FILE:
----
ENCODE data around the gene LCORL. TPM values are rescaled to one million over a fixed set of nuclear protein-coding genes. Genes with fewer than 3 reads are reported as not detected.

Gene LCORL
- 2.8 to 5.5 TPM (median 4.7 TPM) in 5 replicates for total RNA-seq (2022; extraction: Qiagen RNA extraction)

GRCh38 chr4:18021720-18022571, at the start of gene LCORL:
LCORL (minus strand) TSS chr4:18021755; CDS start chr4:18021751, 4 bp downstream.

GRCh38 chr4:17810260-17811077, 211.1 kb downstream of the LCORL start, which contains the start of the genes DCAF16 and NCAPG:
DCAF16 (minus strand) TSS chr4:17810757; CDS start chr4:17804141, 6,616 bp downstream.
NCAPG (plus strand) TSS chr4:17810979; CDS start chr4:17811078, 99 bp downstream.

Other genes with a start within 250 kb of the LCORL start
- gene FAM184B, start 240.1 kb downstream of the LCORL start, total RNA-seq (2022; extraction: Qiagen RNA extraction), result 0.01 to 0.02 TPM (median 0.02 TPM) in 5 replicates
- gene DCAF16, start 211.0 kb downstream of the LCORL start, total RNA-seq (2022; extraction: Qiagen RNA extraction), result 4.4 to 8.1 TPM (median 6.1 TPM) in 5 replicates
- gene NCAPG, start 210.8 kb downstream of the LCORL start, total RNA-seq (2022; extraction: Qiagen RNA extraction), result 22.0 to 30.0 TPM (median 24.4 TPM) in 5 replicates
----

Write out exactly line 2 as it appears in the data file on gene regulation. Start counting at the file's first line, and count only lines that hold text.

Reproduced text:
Gene LCORL